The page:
Enhancement of SARS-CoV-2 Infection via Crosslinking of Adjacent Spike Proteins by N-Terminal Domain-Targeting Antibodies

The study published in Viruses journal provides new insights into the interaction between the spike protein of SARS-CoV-2 and certain human antibodies. These antibodies target the N-terminal domain (NTD) of the spike protein, which is a site away from where the virus binds to the host cell’s ACE2 receptor. Interestingly, these NTD-targeting infection-enhancing antibodies (NIEAs) were found to augment the virus’s ability to bind ACE2, thus enhancing infection. This effect is notable because it occurs independently of the antibody’s crystallizable fragment (Fc) region, differentiating it from other known antibody-dependent enhancement (ADE) mechanisms​​​​.

Key Findings:

  1. Spike-Spike Crosslinking by NIEAs: The study proposes that NIEAs enhance SARS-CoV-2 infection by crosslinking adjacent spike proteins. This hypothesis was formed based on evidence from six different antibodies that were shown to enhance ACE2 binding in vitro. These antibodies compete with each other for binding to a specific patch on the spike protein’s NTD, which is distant from the spike-ACE2 interface. The crosslinking hypothesis was supported by Cryo-EM studies, molecular dynamics simulations, and hydrogen-deuterium exchange mass spectrometry (HDX-MS)​​.
  2. Structural Dynamics of the NIEA-Spike Interface: To understand the interaction between NIEAs and the spike protein at an atomic level, the researchers performed molecular dynamics (MD) simulations using fragment antigen-binding (Fab) regions instead of full antibodies. These simulations showed that the binding of antibodies to the spike protein stabilizes specific loops in the NTD, which are part of the overlapping epitope for NIEAs​​.
  3. Direct Evidence of Crosslinking: Electron microscopy (EM) was used to provide direct evidence of the crosslinking model. When IgG NIEAs were mixed with full-length spikes, the proteins aggregated, presumably due to extended crosslinking facilitated by the three enhancing epitopes on each spike trimer. This was further supported by observations of IgG antibodies in the presence of monomeric spike NTDs, which formed only NTD-NIEA-NTD trimers consistent with the proposed model​​.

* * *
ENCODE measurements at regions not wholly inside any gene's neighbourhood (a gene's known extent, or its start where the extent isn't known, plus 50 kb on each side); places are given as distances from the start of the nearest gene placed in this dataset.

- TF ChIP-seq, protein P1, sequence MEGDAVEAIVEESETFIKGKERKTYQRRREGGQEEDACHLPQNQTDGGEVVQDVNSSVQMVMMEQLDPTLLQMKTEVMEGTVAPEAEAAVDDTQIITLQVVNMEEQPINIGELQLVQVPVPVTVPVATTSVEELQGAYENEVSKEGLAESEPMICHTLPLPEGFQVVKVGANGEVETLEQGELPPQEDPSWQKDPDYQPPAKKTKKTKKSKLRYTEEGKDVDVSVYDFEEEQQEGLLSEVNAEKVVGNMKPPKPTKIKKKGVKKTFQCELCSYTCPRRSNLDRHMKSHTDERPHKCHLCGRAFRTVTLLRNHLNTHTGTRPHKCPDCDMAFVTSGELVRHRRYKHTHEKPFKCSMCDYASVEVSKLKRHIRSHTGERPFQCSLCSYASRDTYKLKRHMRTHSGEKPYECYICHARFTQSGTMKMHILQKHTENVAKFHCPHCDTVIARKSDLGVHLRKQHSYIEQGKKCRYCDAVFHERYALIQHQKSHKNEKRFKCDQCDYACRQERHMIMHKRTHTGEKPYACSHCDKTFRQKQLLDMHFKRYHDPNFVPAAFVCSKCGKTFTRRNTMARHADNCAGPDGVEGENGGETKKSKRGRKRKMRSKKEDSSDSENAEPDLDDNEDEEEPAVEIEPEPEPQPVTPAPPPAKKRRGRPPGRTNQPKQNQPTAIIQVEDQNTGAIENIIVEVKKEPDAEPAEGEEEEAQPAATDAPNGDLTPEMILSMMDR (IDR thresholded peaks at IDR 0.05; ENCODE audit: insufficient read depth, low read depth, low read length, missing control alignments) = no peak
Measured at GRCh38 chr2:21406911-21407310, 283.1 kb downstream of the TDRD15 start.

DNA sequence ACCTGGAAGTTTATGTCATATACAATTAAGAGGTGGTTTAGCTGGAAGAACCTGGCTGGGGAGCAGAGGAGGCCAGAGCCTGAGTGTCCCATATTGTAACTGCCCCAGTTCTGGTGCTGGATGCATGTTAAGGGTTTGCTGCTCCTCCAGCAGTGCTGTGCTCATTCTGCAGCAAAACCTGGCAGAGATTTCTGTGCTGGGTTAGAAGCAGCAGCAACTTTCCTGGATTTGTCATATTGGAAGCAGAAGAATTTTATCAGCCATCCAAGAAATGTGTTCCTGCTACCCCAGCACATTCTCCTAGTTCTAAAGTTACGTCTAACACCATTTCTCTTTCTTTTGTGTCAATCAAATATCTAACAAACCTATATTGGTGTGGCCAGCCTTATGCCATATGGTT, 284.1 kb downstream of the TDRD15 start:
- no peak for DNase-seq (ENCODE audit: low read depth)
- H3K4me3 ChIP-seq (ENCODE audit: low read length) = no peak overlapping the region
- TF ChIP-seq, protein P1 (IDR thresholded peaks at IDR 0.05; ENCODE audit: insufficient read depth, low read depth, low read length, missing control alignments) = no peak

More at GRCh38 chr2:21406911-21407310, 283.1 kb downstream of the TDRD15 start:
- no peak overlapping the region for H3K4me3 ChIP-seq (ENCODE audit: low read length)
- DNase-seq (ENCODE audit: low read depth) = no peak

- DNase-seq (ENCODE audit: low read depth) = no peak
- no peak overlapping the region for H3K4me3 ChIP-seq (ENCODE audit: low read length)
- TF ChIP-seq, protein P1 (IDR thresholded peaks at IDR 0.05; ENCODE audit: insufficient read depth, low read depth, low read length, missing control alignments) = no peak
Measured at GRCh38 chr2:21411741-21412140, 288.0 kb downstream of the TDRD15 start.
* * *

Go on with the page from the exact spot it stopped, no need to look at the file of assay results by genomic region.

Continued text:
Implications and Conclusion:

  • The study advances our understanding of the unique mechanisms of ADE, especially in the context of COVID-19. It suggests that NIEAs induce a novel form of ADE by crosslinking spike proteins, potentially affecting the receptor-binding domain’s (RBD) transition from the “down” to “up” state.
  • These findings raise important considerations for COVID-19 therapeutics and vaccines, as antibodies generated through vaccination or therapeutic antibodies may have the potential to cause ADE.
  • The researchers highlighted the need for future investigations into the impact of NIEAs on virus behavior and the implications for therapeutic and vaccine development​​.

This study not only deepens our understanding of the molecular interactions involved in SARS-CoV-2 infection but also opens new avenues for exploring the effects of antibody responses in the context of COVID-19.

Read More: https://www.ncbi.nlm.nih.gov/pmc/articles/PMC10747171/

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